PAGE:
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China’s Soybean Demand May Rise Amid Scrutiny of DDGS Imports

Dec. 26 (Bloomberg) -- Demand for soybeans in China, the biggest buyer, may jump after quarantine officials increased screening of corn-derived animal feed, Shanghai JC Intelligence Co. said.

Inspectors now check every batch of the dried distillers’ grains for MIR 162 corn, a genetically modified variety the government doesn’t approve, two people with knowledge of the matter said. Quarantine officials in Shanghai rejected a recent shipment of U.S.-produced DDGS because of the unapproved corn gene, they said.

“This will boost demand for meal made from soybeans because DDGS is an alternative protein source in animal feed,” said Sylvia Shi, an analyst at the Shanghai-based agriculture researcher. DDGS, a by-product of making ethanol from corn, is used to feed hogs, cattle, poultry and fish, she said.

About 450,000 metric tons of DDGS a month were expected to arrive from the U.S. in January and February, Shi said. These cargoes will probably be delayed until at least April as traders wait to see if the government approves the MIR 162 variety, she said.

Soybeans for March delivery on the Chicago Board of Trade rose 0.2 percent to $13.2275 a bushel at the close of trading on Dec. 24. Soybean meal on the Dalian Commodity Exchange closed little changed today at 3,369 yuan a ton after advancing 1.2 percent yesterday.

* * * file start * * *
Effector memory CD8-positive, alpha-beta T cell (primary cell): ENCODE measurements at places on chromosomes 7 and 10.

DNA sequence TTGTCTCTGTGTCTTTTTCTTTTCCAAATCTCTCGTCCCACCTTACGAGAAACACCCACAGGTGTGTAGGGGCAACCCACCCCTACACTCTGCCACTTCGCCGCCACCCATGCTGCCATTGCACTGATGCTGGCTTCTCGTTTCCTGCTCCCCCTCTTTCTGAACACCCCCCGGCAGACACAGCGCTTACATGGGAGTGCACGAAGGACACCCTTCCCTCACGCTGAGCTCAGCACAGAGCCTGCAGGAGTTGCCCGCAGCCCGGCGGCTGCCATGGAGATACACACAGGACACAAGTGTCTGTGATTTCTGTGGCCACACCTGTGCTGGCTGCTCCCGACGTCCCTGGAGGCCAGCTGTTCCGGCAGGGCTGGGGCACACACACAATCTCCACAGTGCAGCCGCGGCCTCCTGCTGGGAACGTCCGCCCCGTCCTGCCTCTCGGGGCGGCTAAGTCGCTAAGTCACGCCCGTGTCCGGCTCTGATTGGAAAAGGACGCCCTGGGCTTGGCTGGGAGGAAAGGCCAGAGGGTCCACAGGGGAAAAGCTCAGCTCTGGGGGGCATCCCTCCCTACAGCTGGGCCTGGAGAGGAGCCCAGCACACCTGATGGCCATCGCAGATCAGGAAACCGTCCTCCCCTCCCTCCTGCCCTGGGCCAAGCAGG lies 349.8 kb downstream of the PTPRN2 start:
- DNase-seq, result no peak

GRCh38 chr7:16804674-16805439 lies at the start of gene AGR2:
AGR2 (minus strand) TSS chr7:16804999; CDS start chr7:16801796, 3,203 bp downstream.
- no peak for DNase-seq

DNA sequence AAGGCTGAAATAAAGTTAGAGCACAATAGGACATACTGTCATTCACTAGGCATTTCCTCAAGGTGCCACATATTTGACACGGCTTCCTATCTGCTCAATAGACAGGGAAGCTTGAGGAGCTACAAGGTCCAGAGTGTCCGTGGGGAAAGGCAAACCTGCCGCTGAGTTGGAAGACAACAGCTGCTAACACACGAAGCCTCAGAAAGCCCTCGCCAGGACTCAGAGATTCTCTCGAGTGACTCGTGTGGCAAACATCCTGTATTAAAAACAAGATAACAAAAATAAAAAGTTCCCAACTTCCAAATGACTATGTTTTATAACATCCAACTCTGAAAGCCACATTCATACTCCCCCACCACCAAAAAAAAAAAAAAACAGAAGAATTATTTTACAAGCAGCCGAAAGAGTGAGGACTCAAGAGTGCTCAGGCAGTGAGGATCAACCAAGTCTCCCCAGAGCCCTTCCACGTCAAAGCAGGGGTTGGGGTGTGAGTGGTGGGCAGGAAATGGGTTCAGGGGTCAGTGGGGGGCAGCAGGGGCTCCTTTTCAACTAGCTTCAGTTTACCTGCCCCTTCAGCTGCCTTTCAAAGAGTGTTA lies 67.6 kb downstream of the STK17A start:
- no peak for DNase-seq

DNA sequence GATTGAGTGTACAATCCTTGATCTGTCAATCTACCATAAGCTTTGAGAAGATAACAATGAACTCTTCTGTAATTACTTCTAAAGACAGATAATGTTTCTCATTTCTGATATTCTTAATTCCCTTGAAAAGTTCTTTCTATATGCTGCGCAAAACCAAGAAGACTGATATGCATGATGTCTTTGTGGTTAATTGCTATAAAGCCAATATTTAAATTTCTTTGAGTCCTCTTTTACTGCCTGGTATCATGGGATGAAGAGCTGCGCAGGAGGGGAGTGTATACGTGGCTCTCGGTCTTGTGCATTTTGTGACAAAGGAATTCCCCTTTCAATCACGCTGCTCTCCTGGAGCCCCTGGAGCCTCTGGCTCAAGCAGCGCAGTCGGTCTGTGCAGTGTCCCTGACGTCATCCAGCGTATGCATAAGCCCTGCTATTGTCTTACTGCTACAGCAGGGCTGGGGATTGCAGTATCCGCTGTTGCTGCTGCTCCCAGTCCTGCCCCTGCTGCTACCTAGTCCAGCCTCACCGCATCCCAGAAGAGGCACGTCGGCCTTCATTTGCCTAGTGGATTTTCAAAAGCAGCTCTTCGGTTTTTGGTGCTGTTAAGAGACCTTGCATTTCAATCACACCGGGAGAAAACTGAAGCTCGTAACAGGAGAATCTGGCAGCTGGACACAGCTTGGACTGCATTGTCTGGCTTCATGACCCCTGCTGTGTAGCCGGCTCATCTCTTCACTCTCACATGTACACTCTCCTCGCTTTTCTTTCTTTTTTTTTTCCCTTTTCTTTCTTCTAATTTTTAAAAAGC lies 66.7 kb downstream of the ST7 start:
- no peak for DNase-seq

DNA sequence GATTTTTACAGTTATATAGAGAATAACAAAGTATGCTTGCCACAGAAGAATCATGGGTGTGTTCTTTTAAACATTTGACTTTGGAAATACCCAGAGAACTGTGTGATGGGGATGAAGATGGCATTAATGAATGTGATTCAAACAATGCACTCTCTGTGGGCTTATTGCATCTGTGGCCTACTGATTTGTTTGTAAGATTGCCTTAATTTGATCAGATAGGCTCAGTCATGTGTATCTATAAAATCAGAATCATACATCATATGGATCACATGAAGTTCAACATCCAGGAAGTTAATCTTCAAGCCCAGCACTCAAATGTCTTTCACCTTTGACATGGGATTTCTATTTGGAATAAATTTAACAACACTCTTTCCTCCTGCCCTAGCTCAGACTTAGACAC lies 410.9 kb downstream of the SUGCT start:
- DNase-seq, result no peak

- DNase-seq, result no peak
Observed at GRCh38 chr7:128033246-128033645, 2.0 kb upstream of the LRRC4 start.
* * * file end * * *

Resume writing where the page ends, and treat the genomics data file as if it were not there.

The General Administration of Quality Supervision, Inspection and Quarantine in Beijing said in a statement last week that as of Dec. 19 it had rejected 12 regular corn shipments from the U.S. totaling 545,000 tons because they contained MIR 162.

China’s imports of DDGS in the first 11 months of 2013 rose 69 percent from a year ago to 3.5 million tons, according to data from state-owned researcher Grain.gov.cn. For the marketing year that began on Oct. 1, inbound shipments of soybeans are projected to climb 15 percent to a record 69 million tons, according to the U.S. Department of Agriculture.

To contact the reporter on this story: William Bi in Beijing at wbi@bloomberg.net

To contact the editor responsible for this story: Brett Miller at bmiller30@bloomberg.net

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